9th Circuit Declines To Apply CFAA To Corporate Computer Use Violations

9th Circuit Declines To Apply CFAA To Corporate Computer Use Violations

SAN FRANCISCO - (Mealey's) Reversing an earlier panel and affirming a lower court, the majority of the en banc Ninth Circuit U.S. Court of Appeals on April 10 held that the phrase "exceeds authorized access" within the Computer Fraud and Abuse Act (CFAA) "is limited to violations of restrictions on access to information, and not restrictions on its use" (United States of America v. David Nosal, No. 10-10038, 9th Cir.; 2012 U.S. App. LEXIS 7151).

(Opinion.  Document #24-120419-033Z.)

The majority opinion, which was written by Chief Judge Alex Kozinski, adopted a narrower interpretation of "exceeds authorized access," stating that this was more in line with Congress' intent in enacting the CFAA to combat hacking.  The majority also stated that adopting a broader interpretation of the phrase could potentially turn any employee's computer use that exceeds an employer's computer use policy into a federal crime.

Judge Barry G. Silverman offered a dissent, which was joined by Judge Richard C. Tallman.

Non-Compete Agreement

From 1996 to 2004, David Nosal was employee of executive search firm Korn/Ferry International.  When Nosal left the firm in October 2004, he signed both a "Separation and General Release Agreement" and an "Independent Contractor Agreement," by which he agreed to act as an independent contractor and to not compete with Korn/Ferry.

However, Nosal made plans to start a competing business shortly thereafter.  He allegedly recruited three Korn/Ferry employees to obtain certain of the firm's trade secrets and proprietary information, including source lists, names and contract information from Korn/Ferry's "Searcher" database.  Korn/Ferry asserts that this is "one of the most comprehensive databases of executive candidates in the world."

Indictment And Dismissal

In June 2008, the U.S. government filed a 20-count superseding indictment against Nosal and one of his accomplices in the U.S. District Court for the Northern District of California.  Counts two through nine of the indictment alleged violation of the CFAA by the Korn/Ferry employees, as well as by Nosal "as an aider and abettor."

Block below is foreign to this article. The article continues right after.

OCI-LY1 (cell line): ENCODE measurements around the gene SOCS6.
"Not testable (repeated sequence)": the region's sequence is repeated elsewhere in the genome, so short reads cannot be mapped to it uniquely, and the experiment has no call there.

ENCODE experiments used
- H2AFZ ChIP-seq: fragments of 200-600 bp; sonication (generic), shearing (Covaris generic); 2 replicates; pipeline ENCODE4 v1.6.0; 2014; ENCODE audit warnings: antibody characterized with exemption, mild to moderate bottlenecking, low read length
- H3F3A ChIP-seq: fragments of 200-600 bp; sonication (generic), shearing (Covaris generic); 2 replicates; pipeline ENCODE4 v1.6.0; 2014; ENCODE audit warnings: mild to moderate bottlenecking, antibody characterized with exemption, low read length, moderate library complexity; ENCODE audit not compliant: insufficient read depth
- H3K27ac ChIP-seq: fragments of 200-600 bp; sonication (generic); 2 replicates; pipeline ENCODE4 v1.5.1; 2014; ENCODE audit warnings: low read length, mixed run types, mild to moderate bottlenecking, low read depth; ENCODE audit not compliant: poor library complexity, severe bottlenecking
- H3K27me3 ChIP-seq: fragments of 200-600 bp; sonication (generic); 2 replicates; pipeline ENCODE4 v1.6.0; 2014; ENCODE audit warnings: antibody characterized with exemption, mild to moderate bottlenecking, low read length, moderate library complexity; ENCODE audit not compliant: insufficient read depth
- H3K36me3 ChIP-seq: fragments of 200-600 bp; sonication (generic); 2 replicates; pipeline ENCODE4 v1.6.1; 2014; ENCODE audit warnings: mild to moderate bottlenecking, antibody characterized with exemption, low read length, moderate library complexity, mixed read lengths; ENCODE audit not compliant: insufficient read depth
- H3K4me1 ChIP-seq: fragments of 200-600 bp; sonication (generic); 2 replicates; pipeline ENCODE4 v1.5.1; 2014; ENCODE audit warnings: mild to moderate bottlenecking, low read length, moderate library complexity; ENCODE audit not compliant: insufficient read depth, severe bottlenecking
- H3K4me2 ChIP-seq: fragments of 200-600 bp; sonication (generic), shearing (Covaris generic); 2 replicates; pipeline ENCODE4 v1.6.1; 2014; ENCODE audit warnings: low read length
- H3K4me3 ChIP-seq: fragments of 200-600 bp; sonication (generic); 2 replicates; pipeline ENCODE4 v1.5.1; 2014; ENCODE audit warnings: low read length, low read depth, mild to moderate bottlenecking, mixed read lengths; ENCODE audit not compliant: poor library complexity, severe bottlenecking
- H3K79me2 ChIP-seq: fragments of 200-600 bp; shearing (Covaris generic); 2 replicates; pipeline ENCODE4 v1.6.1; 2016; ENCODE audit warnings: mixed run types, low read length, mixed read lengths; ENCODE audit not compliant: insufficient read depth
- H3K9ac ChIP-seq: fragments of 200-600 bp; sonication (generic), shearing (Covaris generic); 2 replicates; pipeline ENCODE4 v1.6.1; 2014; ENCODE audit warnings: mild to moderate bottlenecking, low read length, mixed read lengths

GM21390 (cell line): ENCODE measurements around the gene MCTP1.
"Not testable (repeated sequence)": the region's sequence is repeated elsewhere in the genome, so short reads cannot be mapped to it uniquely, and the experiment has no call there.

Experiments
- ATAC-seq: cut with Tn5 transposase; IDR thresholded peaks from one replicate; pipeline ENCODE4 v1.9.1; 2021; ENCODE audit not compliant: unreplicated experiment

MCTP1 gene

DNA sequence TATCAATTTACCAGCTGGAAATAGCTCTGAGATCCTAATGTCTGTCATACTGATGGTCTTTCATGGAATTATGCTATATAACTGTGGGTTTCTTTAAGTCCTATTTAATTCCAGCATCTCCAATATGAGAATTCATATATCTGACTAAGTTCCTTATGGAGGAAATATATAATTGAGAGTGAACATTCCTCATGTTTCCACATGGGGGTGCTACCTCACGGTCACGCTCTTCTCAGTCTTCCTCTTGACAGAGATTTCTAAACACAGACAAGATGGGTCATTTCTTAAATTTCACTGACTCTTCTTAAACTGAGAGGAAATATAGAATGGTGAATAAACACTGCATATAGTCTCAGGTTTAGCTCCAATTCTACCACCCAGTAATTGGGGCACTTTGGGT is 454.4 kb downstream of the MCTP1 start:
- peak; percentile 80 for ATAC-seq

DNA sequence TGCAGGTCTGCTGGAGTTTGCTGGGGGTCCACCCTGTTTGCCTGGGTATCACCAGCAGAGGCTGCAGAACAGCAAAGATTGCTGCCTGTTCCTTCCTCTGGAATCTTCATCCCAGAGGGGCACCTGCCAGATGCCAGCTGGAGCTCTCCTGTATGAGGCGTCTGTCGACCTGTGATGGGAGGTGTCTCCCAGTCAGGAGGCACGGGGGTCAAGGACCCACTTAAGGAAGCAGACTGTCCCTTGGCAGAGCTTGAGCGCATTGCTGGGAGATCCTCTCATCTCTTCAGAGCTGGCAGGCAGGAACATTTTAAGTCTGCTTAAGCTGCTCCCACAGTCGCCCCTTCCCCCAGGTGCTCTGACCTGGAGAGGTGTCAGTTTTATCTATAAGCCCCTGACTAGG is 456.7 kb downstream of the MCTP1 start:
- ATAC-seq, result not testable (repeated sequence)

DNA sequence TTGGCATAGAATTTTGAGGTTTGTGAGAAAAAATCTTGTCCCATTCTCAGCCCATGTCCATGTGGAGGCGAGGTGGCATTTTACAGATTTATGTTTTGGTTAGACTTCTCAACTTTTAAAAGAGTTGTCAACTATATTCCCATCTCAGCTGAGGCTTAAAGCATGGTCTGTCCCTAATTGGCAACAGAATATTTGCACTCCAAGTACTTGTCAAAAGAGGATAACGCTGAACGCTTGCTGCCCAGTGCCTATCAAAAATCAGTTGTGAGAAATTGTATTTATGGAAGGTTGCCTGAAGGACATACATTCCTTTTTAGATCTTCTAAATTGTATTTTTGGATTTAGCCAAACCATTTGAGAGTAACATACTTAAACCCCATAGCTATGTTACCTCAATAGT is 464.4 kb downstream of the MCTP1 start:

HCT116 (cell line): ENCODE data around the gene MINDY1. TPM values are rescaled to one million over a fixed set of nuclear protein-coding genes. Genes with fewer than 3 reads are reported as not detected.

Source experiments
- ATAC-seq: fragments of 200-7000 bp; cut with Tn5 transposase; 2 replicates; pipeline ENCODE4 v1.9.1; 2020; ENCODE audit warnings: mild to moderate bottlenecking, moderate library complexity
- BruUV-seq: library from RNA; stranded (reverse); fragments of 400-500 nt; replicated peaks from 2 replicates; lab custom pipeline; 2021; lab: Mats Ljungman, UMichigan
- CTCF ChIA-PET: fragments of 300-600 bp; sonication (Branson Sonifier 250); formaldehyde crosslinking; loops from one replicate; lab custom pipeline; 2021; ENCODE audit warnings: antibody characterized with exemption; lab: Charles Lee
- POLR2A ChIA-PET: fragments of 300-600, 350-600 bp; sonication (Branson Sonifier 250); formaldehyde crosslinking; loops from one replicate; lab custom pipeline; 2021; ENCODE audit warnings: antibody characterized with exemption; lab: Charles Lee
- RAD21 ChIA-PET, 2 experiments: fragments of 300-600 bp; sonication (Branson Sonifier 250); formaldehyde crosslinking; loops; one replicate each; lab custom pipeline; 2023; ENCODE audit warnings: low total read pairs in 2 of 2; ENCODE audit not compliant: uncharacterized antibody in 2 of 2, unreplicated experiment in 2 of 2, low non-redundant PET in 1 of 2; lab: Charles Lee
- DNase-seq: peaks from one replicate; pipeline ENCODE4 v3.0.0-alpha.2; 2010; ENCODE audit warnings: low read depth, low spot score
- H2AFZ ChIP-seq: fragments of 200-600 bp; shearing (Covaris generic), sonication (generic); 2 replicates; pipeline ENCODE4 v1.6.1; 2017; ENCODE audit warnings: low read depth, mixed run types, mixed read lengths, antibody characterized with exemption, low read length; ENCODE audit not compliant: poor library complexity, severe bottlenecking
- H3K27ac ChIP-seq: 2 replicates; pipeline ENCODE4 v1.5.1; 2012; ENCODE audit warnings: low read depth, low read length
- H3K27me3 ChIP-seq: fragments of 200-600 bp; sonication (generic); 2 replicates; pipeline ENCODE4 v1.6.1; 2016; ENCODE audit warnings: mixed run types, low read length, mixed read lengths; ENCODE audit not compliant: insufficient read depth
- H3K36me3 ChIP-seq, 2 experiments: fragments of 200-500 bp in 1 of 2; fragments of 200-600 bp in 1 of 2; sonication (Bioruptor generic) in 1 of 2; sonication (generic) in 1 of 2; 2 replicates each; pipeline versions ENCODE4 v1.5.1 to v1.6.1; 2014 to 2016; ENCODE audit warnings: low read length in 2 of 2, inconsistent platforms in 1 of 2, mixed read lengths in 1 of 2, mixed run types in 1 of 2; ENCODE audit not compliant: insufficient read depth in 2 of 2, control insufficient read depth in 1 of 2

Nosal's motion to dismiss the CFAA counts of the indictment was initially denied by the District Court in April 2009, with the court finding that the co-conspirators' access was unauthorized because they acted "knowingly and with intent to defraud."  After the Ninth Circuit subsequently rendered its decision in LVRC Holdings LLC v. Brekka (581 F.3d 1127 [9th Cir. 2009]), Nosal filed a motion to reconsider, which the lower court granted.  Upon reconsideration, the District Court in January 2010 ruled that "[b]ecause the conspirators had authority to obtain information from the Searcher database for legitimate Korn/Ferry business purposes" as the firm's employees, "they did not exceed their authorized access . . . even if they acted with a fraudulent intent."

Thus, the court dismissed counts two and four through seven of the indictment for failure to state a claim.  The government appealed to the Ninth Circuit.  In April 2011, a split Ninth Circuit panel held that even though the co-conspirators had access to the database as employees, they violated the CFAA because they violated Korn/Ferry's access restrictions, which prohibited the disclosure of confidential information.  In June, the court granted Nosal's petition for rehearing en banc.  The case was reheard Dec. 15.

Computer Use Restrictions

The CFAA defines "exceeds unauthorized access" as "to access a computer with authorization and to use such access to obtain or alter information in the computer that the accesser is not entitled so to obtain or alter."  Nosal argued that this applies to a hacker, which is "someone who's authorized to access only certain data or files but accesses unauthorized date or files."  The government countered that the disputed phrase "could refer to someone who has unrestricted physical access to a computer, but is limited in the use to which he can put the information."